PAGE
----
Tag: OLT

Difference Between AON and PON

AON (Active Optical Networks) and PON (Passive Optical Network) serve as the two main methods of building CWDM and DWDM backbone network. Each of them has their own merits and demerits. This article will compare them according to their different features and applications.

AON

An active optical system uses electrically powered switching equipment, such as a router or a switch aggregator, to manage signal distribution and direction signals to specific customers. This switch directs the incoming and outgoing signals to the proper place by opening and closing in various ways. In such a system, a customer may have a dedicated fiber running to his or her house. The reliance of AON on Ethernet technology makes interoperability among vendors easy. Subscribers can select hardware that delivers an appropriate data transmission rate and scale up as their needs increase without having to restructure the network. However, AON require at least one switch aggregator for every 48 subscribes. Since it requires power, an active optical network inherently is less reliable than a passive optical network.

PON

A PON is made up of an optical line termination (OLT) at the service provider’s central office and a number of optical network units (ONUs) near end users. Typically, up to 32 ONUs can be connected to an OLT. The passive optical network simply describes the fact that optical transmission has no power requirements or active electronic parts once the signal is going through the network.

A PON system makes it possible to share expensive components for FTTH. A PON splitter takes one input and splits it to broadcast to many users, which can lower the cost of the links substantially by sharing, for example, one expensive laser with up to 32 homes. PON splitters are bi-directional, that is signals can be sent downstream from the central office, broadcast to all users, and signals from the users can be sent upstream and combined into one fiber to communicate with the central office.

PON

A passive optical network does not include electrically powered switching equipment. It uses optical splitters to separate and collect optical signals as they move through the network. A PON shares fiber optic strands for portions of the network. Powered equipment is required only at the source and receiving ends of the signal. PONs are efficient since each fiber optic strand can serve up to 32 users. Besides, PONs have a low building cost compared with active optical networks along with lower maintenance cost. However, PONs also have some demerits. They have less range than an AON, which means subscribes must be geographically closer to the central source of the data. When a failure occurs, it is rather difficult to isolate it in a PONs. Moreover, because the bandwidth in a PON is not dedicated to individual subscribers, data transmission speed may slow down during peak usage times in an effect known as latency. And latency would quickly degrade services such as audio and video, which need a smooth rate to maintain quality.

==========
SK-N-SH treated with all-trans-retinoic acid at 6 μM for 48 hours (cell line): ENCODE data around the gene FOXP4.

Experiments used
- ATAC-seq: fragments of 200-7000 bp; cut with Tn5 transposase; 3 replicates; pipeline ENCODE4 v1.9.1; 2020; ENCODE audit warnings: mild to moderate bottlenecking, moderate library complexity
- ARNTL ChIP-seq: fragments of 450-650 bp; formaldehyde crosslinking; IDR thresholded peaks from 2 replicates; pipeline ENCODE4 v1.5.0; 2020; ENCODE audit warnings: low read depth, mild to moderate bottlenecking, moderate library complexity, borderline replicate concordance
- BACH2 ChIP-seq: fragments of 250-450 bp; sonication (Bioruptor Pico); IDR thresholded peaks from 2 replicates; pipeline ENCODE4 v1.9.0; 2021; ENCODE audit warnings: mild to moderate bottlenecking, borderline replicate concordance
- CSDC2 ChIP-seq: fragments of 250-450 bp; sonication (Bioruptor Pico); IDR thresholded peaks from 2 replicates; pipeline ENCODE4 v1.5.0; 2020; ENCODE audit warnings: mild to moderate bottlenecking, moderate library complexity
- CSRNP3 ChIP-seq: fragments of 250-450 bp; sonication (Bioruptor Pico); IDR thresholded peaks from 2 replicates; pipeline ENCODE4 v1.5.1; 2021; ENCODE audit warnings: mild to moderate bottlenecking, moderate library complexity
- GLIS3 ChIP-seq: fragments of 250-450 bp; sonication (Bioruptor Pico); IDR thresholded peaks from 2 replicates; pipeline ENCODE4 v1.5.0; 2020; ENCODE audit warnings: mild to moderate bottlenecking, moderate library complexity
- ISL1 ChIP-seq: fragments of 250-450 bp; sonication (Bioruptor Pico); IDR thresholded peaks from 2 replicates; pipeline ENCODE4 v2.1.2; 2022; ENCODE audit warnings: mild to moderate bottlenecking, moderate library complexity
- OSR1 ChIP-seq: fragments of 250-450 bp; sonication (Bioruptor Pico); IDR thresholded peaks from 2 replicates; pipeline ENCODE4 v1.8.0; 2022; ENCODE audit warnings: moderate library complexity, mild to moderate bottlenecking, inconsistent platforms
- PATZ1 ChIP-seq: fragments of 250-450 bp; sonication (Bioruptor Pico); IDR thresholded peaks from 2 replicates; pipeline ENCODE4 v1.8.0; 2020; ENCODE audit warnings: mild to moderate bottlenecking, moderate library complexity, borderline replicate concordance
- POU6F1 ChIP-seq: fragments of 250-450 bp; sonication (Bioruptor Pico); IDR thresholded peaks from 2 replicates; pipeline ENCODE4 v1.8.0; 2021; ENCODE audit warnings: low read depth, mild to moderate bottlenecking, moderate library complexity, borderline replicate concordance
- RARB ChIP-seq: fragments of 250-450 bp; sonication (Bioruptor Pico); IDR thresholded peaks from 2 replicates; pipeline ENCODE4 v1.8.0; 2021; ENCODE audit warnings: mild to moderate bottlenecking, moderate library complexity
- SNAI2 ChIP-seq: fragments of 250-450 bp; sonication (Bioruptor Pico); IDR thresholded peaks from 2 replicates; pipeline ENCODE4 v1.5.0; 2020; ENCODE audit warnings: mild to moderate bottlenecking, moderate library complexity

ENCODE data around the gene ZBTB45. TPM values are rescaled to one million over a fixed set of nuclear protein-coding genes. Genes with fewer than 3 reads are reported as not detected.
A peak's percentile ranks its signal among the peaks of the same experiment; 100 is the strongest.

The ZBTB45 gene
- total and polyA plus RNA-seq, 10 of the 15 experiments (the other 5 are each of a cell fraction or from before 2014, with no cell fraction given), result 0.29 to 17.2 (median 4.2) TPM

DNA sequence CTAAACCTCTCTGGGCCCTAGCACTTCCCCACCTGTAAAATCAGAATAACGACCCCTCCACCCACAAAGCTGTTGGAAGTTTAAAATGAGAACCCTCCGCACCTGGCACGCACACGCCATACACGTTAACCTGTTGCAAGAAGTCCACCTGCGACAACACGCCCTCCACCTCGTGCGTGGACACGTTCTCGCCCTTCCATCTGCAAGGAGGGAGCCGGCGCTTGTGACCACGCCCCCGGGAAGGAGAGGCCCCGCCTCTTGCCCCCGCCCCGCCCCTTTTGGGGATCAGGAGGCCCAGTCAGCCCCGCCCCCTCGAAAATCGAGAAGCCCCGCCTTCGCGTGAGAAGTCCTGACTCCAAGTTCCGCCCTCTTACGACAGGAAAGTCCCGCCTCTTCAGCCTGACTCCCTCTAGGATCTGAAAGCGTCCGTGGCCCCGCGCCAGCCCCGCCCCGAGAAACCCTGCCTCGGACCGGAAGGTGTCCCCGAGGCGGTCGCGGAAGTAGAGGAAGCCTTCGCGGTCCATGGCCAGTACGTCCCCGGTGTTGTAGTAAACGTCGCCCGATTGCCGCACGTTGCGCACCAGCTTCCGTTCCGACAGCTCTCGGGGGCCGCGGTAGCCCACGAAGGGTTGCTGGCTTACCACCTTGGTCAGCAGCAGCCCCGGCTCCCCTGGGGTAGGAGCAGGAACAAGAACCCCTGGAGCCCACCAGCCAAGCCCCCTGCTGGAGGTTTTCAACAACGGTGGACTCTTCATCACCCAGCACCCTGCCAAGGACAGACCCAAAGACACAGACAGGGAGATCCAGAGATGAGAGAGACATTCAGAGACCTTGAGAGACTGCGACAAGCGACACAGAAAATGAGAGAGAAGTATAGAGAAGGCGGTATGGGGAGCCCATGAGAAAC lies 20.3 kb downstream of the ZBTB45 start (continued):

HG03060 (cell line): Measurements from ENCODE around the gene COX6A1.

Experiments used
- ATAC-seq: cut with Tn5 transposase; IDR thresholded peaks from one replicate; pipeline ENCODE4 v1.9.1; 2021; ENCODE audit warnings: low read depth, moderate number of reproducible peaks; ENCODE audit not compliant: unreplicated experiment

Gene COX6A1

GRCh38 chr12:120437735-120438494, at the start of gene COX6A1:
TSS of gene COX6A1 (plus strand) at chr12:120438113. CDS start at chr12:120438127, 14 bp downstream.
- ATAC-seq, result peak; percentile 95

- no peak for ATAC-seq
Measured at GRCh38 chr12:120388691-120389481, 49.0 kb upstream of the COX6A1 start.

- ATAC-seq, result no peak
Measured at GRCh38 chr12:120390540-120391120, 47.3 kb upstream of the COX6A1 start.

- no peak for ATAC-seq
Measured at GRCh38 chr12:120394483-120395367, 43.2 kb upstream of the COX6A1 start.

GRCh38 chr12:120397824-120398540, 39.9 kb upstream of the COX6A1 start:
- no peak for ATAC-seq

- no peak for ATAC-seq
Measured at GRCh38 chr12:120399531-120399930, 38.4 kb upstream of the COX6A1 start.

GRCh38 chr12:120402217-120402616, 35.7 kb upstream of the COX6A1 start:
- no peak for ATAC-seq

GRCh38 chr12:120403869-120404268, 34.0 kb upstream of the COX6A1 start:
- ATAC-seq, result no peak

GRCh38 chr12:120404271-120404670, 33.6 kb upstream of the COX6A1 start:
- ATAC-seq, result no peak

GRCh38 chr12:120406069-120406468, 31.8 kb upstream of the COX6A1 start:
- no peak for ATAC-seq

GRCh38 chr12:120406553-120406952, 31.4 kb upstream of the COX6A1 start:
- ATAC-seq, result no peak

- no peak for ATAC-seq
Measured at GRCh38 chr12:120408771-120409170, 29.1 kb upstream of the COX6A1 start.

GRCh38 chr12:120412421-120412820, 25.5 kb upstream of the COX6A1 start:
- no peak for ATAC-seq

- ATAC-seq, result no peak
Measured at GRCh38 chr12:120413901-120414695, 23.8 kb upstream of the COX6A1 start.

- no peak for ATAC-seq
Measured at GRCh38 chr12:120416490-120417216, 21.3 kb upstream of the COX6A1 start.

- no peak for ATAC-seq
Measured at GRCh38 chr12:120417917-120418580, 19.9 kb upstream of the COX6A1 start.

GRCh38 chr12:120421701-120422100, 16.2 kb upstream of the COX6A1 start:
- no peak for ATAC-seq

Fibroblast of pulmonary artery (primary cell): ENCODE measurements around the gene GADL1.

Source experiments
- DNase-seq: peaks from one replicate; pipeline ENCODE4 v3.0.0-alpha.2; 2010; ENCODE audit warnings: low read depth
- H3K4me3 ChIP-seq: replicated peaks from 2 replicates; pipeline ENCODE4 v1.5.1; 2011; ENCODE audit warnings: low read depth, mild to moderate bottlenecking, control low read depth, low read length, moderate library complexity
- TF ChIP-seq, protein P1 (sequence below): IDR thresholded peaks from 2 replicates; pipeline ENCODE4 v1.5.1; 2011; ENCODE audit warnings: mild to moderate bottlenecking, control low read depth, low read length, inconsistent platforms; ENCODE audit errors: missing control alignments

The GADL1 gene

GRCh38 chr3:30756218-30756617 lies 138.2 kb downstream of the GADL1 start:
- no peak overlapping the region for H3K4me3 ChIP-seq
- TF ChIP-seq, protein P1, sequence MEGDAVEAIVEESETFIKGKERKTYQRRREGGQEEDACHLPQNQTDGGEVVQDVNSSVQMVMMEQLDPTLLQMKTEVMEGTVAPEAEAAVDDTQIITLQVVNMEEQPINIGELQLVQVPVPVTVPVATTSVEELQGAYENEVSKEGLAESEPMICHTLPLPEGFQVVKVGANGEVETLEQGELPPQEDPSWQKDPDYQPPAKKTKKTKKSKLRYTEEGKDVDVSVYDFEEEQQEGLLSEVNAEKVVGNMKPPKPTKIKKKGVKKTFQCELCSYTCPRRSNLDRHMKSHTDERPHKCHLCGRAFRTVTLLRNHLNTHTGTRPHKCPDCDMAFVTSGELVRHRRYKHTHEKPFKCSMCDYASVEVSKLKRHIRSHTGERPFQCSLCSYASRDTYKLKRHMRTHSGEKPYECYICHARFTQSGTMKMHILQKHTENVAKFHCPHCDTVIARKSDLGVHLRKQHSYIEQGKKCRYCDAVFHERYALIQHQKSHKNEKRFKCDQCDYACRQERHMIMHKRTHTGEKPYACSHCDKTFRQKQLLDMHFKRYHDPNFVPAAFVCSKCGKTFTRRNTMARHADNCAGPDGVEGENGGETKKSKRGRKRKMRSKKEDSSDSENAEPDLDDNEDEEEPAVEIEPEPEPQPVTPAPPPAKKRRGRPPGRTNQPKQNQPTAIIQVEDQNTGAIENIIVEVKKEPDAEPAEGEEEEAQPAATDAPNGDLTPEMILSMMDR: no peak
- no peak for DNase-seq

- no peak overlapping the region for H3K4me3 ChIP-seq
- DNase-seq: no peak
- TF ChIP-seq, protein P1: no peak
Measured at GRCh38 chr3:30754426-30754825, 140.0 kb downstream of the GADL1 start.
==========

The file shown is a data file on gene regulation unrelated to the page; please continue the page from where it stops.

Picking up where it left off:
AON vs. PON

As early as the year 2009, PONs began appearing in corporate networks. Users were adopting these networks because they were cheaper, faster, lower in power consumption, easier to provision for voice, data and video, and easier to manage, since they were originally designed to connect millions of homes for telephone, Internet and TV services.

Passive Optical Networks (PON) provide high-speed, high-bandwidth and secure voice, video and data service delivery over a combined fiber network. The main benefits of PON are listed below:

  • Lower network operational costs
  • Elimination of Ethernet switches in the network
  • Elimination of recurring costs associated with a fabric of Ethernet switches in the network
  • Lower installation (CapEx) costs for a new or upgraded network (min 200 users)
  • Lower network energy (OpEx) costs
  • Less network infrastructure
  • You can reclaim wiring closet (IDF) real estate
  • Large bundles of copper cable are replaced with small single mode optical fiber cable
  • PON provides increased distance between data center and desktop (>20 kilometers)
  • Network maintenance is easier and less expensive
  • Fiber is more secured than copper. It is harder to tap. There is no available sniffer port on a passive optical splitter. Data is encrypted between the OLT and the ONT.
Conclusion

To sum up, the PON network’s predefined topology makes individual changes more difficult. By terminating all the fiber optics at the OLT, i.e. the same fiber optic topology as in the AON (point-to-point), this disadvantage can be overcome. Therefore, for future-proof infrastructure investment, reliable point-to-point fiber optics technology should always be considered.